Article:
Archive for Exploits

Tickle! See? Gee, I …

A montage of TCL and Tcl-related logos

Tcl/Tk

Ah, TCL, the Tool Command Language. Based on the research conducted by myself and my colleagues here at Security Objectives (most notably Shane Macaulay,) we have concluded that Tcl has a multitude of security issues, especially when being used in a network environment; and contemporarily speaking, network usage is almost unavoidable. In essence, we are urging the use of extreme caution in Tcl-based web development–whether it’s being used directly or indirectly. To generalize, we also advise against using Tcl for any network application or protocol (not just HTTP.) Security Objectives has published an in-depth analysis of practical Tcl vulnerabilities. The whitepaper, entitled “Tickling CGI Problems”, outlines the theoretical backbone of the phenomena in the first half and presents cases of real-world exploitation in the second half. However, the background theory along with some general programming and Hyper-Text Transfer Protocol knowledge is recommended in order to gain a firm understanding of the exploits themselves.

This is not to say that Tcl should not be used ever, so as a disclaimer we are not advocating any programming language over another.  Our position is that the traditional approach to web security with Tcl has much room for improvement. Like any other programming language it works nicely in certain areas such as academic research, scientific computing, extensions, and software testing. With that being said, one project that comes to mind is regfuzz, a regular expression fuzzer written in Tcl which is quite useful. The distinction here is that regfuzz is not intended to be exposed to a public (or even a private) network. Surely, Safe-Tcl could successfully serve network clients in a hardened production environment given that assessed risks were rated low enough to suffice as acceptable. The problem is, that’s not the type of operations that occur in practice as evidenced by an overwhelming majority of cases.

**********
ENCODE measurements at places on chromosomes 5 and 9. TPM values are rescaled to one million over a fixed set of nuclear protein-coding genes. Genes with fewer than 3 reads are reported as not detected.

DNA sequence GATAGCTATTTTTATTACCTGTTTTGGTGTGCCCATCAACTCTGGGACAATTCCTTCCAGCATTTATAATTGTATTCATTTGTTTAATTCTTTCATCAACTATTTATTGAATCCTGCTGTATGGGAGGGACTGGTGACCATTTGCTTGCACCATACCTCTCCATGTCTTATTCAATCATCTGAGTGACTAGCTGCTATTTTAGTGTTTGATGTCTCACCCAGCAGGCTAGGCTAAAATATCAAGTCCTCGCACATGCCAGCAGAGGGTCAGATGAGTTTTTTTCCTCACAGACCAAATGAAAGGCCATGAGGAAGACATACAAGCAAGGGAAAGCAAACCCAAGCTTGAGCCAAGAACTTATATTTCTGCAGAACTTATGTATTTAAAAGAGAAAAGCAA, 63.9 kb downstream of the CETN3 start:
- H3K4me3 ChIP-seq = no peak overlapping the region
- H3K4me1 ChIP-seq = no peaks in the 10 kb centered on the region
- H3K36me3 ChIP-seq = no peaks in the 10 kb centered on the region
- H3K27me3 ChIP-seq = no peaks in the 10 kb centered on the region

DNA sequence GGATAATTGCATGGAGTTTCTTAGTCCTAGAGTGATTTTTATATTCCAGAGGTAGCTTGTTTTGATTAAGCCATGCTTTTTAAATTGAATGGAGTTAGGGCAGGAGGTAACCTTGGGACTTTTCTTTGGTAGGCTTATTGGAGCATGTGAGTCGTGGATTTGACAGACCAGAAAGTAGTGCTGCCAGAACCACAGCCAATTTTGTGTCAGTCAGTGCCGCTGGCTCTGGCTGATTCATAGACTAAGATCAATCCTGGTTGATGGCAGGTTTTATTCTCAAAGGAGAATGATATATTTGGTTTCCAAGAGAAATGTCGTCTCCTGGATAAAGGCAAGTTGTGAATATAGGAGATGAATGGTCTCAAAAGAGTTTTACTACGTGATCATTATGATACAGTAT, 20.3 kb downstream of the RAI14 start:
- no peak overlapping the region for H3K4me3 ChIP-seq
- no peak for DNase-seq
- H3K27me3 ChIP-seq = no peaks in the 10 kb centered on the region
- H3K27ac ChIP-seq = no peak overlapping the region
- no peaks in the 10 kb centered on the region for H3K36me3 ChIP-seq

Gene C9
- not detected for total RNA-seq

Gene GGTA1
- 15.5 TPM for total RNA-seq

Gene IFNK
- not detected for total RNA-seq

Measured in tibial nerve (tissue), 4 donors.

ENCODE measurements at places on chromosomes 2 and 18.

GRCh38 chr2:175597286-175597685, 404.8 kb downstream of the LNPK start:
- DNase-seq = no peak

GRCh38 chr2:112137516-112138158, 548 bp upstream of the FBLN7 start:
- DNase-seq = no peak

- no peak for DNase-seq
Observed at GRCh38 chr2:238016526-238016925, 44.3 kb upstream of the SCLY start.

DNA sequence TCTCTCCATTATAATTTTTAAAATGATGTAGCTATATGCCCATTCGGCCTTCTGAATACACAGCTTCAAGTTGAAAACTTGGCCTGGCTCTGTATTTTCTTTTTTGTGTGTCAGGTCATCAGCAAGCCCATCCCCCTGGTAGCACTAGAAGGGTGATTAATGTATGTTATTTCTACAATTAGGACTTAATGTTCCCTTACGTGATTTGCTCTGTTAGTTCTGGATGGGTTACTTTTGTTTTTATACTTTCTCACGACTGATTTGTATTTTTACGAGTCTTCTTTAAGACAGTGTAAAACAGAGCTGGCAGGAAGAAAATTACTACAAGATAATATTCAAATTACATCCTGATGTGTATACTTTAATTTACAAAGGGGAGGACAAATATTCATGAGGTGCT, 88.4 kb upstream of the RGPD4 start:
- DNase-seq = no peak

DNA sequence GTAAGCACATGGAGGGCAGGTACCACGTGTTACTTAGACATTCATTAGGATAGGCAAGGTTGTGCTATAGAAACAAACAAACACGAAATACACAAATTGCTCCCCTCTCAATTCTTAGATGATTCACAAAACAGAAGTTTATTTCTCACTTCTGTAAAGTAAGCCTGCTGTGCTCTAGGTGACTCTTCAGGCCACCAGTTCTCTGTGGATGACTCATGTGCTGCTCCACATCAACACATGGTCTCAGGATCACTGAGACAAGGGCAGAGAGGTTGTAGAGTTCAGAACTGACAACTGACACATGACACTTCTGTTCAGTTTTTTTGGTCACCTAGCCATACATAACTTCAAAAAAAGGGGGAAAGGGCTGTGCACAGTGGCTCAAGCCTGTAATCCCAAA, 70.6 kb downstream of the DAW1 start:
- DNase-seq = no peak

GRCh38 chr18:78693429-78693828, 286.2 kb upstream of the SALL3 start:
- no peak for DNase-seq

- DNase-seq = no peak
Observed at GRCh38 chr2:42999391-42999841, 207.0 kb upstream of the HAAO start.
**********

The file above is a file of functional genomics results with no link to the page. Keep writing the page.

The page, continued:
The vulnerabilities exposed by the whitepaper affect TclHttpd, Lyris List Manager, cgi.tcl (which also uses Expect) as well as the Tcl language itself and interpreters thereof. Some of the attack methodologies and vulnerabilities identified are new to the public. Others are similar to well-known attacks or simply subversions of previous security patches, e.g. CVE-2005-4147. As time unfolds, there will surely be a surge in publicized Tcl weaknesses due to the research which is elaborated on within the whitepaper. If you’re interested in discovering vulnerabilities in Tcl software yourself, then there’s a grand list of references to Tcl-related things at http://www.tcl.tk/resource_dump.html. There is also a USENET newsgroup dedicated to it which is naturally called comp.lang.tcl.